The OJ Simpson case passed me by in 1994 and 1995. I was a teenager when the murders and subsequent trial took place. I’m not into sports at all so his sporting achievements meant nothing to me and being on the other side of the pond his celebrity status wasn’t really on my radar. This was a time when about two other people in my class in school had internet access and the only rolling news channel was Sky News-even the BBC would shut down for the night after a particular hour.
So I wasn’t expecting to be as gripped and mesmorised by the TV series about this trial as I was. I hadn’t thought much about the case for a long time and I only happened to watch the first episode because my husband was away for a night and it was on at a convenient time. I’m extremely glad I watched it, because it is thought provoking on many levels. The age I’m at now and my life circumstances mean I relate a lot to the juggling Marcia Clark was doing during the case, alongside constantly being judged based on what you’re wearing. I couldn’t help but wonder how she’d be expected to cope with Twitter these days and what cruel hashtags would accompany her various makeovers.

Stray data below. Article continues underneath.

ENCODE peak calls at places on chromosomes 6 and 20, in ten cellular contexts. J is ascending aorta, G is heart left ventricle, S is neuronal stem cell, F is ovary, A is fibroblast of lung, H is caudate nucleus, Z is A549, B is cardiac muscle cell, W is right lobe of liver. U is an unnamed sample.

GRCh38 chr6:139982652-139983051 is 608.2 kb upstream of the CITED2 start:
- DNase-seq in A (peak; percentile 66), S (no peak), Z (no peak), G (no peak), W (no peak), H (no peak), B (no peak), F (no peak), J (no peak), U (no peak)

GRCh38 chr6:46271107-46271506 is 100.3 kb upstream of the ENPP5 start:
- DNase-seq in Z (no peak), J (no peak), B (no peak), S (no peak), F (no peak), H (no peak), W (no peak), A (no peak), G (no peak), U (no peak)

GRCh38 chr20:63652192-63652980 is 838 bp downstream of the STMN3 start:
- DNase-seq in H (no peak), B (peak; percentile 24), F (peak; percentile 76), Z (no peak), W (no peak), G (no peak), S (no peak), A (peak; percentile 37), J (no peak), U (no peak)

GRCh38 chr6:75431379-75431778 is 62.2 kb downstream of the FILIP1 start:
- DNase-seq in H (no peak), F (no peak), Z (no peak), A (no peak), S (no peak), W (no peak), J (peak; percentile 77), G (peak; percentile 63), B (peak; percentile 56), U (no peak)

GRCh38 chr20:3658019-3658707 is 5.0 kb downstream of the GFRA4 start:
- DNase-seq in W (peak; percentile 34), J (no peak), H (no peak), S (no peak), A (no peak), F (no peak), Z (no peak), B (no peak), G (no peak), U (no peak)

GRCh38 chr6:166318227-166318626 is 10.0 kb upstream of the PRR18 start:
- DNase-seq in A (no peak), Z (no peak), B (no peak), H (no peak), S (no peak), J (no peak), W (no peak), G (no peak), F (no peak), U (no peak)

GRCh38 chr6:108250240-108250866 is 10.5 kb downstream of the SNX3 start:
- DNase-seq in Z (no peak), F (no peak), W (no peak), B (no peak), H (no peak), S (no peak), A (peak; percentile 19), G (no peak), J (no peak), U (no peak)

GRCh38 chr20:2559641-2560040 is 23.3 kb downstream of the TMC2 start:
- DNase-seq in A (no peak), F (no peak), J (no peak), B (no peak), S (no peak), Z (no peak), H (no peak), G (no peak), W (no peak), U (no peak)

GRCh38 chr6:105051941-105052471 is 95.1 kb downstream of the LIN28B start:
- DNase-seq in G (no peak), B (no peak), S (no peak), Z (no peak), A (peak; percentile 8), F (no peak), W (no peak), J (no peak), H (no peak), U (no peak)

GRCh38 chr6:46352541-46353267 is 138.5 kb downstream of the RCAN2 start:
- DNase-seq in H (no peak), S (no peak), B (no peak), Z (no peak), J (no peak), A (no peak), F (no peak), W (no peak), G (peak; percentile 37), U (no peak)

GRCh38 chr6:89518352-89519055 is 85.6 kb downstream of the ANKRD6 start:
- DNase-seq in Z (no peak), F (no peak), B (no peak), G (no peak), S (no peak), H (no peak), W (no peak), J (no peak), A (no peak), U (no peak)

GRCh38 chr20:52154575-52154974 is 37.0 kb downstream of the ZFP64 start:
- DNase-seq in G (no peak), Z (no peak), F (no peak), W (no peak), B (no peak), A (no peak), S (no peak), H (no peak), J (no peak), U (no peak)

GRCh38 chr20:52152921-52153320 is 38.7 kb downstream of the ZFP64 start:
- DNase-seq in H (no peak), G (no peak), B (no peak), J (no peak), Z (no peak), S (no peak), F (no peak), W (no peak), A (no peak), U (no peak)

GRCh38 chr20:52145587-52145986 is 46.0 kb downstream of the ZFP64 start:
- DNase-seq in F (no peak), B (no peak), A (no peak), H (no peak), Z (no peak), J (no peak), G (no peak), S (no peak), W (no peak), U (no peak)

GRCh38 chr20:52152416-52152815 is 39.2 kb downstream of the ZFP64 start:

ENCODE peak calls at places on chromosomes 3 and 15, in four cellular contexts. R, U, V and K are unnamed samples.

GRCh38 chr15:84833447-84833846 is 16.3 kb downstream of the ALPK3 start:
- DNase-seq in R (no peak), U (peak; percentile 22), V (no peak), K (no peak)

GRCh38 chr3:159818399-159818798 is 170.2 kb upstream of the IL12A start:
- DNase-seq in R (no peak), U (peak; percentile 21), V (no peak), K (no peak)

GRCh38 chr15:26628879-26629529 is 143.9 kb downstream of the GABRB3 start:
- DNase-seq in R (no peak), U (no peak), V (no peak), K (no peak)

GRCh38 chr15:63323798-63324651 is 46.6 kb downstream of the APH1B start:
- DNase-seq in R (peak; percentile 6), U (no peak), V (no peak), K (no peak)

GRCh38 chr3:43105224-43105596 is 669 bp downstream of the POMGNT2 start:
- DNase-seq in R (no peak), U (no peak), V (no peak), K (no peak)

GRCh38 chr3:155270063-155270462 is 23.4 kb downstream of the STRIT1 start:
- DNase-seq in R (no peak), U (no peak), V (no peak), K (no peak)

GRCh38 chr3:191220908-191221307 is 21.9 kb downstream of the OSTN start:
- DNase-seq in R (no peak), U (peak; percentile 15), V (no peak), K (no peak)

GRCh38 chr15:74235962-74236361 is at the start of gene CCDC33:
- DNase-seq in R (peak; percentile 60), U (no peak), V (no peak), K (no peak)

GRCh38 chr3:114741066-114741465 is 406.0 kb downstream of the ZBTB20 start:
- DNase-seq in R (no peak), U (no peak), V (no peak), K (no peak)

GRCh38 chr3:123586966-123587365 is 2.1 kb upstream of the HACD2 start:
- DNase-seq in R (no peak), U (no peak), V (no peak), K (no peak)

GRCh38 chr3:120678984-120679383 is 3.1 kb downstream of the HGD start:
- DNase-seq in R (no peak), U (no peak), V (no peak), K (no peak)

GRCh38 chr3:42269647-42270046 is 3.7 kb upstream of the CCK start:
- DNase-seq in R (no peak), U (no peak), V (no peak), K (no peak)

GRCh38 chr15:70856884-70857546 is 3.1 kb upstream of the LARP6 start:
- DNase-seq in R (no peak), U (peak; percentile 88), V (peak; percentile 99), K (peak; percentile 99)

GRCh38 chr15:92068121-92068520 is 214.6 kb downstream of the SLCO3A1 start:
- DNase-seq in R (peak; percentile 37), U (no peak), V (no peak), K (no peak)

Vanity Fair did a really interesting series of fact checks and I fell down a rabbit hole reading about a trial I remembered little about, beyond the fact that it was shown on TV-shocking for me because here trials simply don’t ever appear on TV-and the verdict was an event in itself. Gofugyourself also had a recap of each episode, and again the links within the recaps fleshed out a lot of the case for me.
As with any TV show, things need to be rearranged and dramatised for both artistic and storytelling reading. I was so glad to see the two victims shown at the end of the last episode. And another detail shook me, namely, how young they both were. I’ll turn 35 this year, the same age Nicole was when she died. Ron Goldman was only 25, and was killed because he was doing a good deed and, as much as I hate the phrase, was in the wrong place at the wrong time. It didn’t strike me at the time, but it certainly does now, that justice and the law are often two very different things.